Lutheran woman donate quilts, large and small to meet local needs
December 19, 2018
Since the 1970's a group of quilters has gathered together at the American Lutheran Church in Chinook to spend the better part of each year to make quilts to donate at years end.
This year, Terry Grabofsky, the defacto leader of the group, June Reynolds, Pastor Valorie Putt, Bonnie Hellman and Mildred Dawson work hard creating numerous quilts that they then donated within the community.
They made quilts of all sizes, from infant to youth to adult and this year added lap quilts to the task at hand. From the beginning the group has donated all the quilts to the Lutheran World Relief program that sent them around the world to help where disaster had occurred and they were never sure where they ended up.
This year the ladies changed things up and decided to donate locally. They sent all the lap quilts to the Sweet Memorial Nursing Home so that residents could use them while moving around in their wheel chairs. They also sent four adult quilts to the Home and then sent the remaining quilts, burp clothes and receiving blankets to the HRDC Battered Woman's Shelter in Havre.
The Woman's Shelter serves both Hill and Blaine Counties and is always in need of help of any kind.
""I really like that were doing it locally now," said Bonnie Hellman. That change brought a smile to everyone involved with the process as well as those receiving quilts, "To see the looks on there face was amazing. To see the joy and appreciation was something else," Terry added.
"We kept a few for potential needs in the county, hopefully we don't need to use them but its nice to have them just in case," said Hellman.
The group gets the majority of their material through local donations as well as a Thrivent Grant that has their storage closet packed floor to ceiling.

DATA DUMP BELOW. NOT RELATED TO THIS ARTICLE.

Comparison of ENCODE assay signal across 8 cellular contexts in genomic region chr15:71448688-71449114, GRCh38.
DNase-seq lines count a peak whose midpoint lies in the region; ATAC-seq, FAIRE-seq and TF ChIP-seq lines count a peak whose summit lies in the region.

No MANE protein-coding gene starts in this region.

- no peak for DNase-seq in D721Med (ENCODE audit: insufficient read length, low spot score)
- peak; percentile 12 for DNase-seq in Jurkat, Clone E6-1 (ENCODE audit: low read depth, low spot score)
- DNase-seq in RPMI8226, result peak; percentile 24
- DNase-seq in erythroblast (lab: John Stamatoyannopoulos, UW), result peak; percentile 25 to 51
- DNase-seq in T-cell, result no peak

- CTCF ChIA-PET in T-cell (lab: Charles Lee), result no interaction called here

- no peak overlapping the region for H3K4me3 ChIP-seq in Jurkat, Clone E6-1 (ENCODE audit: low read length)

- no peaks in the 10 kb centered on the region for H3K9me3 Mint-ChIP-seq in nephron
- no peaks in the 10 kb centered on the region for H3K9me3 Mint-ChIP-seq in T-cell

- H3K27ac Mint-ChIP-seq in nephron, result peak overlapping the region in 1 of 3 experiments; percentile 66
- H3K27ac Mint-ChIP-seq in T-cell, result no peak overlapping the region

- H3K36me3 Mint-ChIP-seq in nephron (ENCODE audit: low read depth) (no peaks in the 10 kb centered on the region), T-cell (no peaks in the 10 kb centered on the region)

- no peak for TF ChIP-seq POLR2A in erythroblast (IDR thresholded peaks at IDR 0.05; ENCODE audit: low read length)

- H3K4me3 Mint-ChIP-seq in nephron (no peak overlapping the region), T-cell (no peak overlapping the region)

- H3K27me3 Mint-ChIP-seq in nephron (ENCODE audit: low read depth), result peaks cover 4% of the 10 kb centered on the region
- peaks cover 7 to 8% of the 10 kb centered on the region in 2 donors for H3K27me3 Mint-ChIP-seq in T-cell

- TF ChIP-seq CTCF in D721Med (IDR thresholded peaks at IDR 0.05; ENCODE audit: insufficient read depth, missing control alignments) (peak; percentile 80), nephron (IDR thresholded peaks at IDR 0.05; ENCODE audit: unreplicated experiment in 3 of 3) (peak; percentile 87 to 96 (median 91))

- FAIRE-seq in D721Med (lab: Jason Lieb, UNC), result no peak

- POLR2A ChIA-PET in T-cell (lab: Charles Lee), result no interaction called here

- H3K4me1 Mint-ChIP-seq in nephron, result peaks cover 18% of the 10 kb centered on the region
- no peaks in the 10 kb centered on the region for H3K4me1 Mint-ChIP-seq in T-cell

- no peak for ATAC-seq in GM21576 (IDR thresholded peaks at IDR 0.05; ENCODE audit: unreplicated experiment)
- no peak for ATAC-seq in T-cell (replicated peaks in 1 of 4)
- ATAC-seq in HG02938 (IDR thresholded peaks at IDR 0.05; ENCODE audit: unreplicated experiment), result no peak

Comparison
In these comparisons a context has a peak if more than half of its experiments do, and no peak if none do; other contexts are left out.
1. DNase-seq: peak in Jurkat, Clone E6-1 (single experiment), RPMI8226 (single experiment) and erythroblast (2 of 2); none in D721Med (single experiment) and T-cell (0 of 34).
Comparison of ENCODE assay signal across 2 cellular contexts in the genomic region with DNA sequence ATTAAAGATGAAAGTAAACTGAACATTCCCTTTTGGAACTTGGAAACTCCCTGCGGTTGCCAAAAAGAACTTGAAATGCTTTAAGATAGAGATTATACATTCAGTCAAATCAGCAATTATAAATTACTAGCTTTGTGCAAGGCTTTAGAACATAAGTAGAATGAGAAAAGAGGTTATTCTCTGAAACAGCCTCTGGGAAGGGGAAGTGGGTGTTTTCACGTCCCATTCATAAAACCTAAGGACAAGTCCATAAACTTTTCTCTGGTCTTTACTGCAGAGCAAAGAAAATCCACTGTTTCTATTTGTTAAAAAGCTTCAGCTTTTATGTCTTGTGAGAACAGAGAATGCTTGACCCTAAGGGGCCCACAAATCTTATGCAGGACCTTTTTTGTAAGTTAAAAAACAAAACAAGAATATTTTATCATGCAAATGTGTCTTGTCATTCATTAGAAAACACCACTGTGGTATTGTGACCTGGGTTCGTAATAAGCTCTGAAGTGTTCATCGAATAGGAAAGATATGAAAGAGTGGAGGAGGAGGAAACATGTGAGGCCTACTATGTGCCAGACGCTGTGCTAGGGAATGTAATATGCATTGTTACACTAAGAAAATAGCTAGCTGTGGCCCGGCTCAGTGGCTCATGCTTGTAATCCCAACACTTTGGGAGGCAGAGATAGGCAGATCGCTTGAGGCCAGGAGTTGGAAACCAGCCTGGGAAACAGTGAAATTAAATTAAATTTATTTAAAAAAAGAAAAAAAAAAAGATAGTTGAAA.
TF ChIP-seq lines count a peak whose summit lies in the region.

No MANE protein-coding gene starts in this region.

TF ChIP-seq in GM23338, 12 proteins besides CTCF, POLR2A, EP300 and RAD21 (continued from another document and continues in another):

While the quilting is done in the American Lutheran Church, it is not exclusive to Lutherans, "We've had members from nearly every church in town help," said Grabofsky. "Through the years we've had LDS, Assembly, Alliance, Catholic, Presbyterian, Methodist, no church affiliation is required."
The group usually meets on Thursdays of each week and are in the building from around 8:30 a.m. until 12:30 and of course that is including a coffee break expertly prepared by Mildred.
Each of the five has their own work station that allows the work to be efficient and seamless.
Bonnie pieces the tops together including six she did from home
June and Terry do the sandwiching patterns that bring the front and middle and back of each quilt together
Valorie runs the 'Serger/Overlock edger form that brings the edges of the quilt together.
Mildred does the tying, in addition to providing coffee and food for breaks.
Terry stated that the coffee break is open to all topics and nothing is left off the table, "We have talked about health, religion, politics, jokes, old time stories, traveling, family and those who aren't with us anymore."
This years group had an honorary sixth member, Doris Hamilton. Doris was a longtime member of the group but with her health being what it is she faithfully spends her time at home doing what she can to do her part.
This year she donated all of the burp cloths and some of the receiving blankets that went to the Women's Center.
The group has dwindled in numbers quit considerably since its peak when as many of 20 joined in the effort.
Marilyn Berger was the leader for many years before turning the reigns over to Terry.
"I don't know how I got to be the leader but they said I am so here we are," said Terry. "We are looking to get more people involved, looking for ways to increase our numbers."
They begin their quilting in January and go nearly every Thursday until the end of May when they stop for the summer. They then pick things back up in September and continue working on the quilts up until Thanksgiving when the break for the holidays and make their local deliveries.
"There are no skills required, even if you want to come and just join in the conversation, we would be happy to have you there," Terry added.
"A sense of humor is mandatory though," added Mildred Dawson.
The group does a great service to the community and really enjoy doing what they do and to now be able to share there quilts locally will bring a smile to everyone who is a part of it.